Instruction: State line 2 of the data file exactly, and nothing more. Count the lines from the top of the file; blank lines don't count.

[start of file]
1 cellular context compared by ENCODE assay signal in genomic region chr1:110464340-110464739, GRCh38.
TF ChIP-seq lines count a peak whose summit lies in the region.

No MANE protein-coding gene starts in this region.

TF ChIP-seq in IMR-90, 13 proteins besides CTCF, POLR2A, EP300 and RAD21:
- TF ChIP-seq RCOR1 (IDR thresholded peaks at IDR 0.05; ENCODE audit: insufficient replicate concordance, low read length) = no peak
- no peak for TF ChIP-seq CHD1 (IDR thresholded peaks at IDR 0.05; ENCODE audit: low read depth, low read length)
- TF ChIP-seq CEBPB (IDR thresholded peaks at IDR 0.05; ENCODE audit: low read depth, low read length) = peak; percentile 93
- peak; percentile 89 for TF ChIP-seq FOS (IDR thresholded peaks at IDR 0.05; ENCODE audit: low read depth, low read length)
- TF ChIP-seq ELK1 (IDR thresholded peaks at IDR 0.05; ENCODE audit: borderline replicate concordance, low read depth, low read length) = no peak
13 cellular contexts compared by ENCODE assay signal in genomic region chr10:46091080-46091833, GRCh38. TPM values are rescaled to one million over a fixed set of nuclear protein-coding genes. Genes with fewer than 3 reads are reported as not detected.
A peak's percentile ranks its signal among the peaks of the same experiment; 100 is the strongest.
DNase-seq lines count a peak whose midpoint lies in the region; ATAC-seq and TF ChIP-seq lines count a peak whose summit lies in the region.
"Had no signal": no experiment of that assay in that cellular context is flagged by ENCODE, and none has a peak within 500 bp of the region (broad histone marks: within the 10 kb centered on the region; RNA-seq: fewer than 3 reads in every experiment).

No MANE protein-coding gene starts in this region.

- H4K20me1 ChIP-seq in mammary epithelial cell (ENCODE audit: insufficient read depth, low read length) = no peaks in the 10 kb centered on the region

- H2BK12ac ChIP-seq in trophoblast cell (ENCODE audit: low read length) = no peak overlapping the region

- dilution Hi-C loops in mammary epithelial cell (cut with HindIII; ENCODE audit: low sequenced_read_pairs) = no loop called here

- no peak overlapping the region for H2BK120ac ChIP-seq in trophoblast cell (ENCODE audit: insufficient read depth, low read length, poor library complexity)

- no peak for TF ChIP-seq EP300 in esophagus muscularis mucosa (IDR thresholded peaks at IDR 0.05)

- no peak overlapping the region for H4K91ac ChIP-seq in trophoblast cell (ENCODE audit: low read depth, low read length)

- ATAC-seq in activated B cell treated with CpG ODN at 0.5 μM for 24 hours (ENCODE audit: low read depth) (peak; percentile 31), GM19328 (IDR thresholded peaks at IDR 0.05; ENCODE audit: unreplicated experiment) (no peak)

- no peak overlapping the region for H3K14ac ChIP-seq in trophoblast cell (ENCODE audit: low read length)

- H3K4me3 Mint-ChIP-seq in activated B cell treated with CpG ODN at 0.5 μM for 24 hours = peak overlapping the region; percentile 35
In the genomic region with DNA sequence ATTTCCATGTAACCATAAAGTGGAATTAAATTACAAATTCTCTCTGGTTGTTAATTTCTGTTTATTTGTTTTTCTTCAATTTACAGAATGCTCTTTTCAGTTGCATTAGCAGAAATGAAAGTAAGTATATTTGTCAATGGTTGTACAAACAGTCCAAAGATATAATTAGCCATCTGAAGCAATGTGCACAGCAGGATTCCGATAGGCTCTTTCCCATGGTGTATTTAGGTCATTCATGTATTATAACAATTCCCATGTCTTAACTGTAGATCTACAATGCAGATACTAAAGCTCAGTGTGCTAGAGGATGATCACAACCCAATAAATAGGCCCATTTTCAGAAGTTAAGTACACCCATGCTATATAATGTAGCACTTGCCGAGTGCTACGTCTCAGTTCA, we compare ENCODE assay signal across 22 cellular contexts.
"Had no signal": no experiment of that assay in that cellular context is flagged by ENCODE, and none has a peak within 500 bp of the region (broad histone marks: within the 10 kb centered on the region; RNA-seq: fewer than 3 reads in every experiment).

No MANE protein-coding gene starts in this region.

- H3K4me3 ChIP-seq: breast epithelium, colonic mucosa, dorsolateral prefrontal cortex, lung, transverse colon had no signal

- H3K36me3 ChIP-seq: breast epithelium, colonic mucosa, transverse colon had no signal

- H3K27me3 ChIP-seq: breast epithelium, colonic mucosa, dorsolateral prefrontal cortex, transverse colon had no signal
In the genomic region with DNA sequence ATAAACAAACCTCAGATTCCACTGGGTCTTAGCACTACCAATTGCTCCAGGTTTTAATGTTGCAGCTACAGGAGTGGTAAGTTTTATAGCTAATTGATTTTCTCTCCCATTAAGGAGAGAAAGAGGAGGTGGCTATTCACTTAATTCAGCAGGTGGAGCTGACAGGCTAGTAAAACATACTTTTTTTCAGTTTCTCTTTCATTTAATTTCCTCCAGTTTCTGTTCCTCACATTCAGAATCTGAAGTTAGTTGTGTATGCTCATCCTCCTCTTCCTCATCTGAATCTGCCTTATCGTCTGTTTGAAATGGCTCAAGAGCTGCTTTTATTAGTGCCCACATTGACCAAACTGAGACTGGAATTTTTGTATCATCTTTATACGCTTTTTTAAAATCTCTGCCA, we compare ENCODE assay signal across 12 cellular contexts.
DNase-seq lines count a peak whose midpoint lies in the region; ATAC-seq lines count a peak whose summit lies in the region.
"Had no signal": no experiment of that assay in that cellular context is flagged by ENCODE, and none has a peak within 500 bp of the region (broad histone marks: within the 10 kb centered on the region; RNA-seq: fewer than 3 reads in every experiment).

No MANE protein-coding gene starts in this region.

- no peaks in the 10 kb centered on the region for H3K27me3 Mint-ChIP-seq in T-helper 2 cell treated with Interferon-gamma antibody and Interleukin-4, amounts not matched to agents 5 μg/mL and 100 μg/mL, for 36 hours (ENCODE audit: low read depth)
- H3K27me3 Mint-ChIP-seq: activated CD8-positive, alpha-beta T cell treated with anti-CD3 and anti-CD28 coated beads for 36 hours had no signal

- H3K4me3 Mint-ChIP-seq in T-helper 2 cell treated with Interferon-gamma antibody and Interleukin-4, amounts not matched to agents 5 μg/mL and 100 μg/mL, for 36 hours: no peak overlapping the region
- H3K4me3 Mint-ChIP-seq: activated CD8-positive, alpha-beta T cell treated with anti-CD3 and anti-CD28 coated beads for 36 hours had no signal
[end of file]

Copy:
TF ChIP-seq lines count a peak whose summit lies in the region.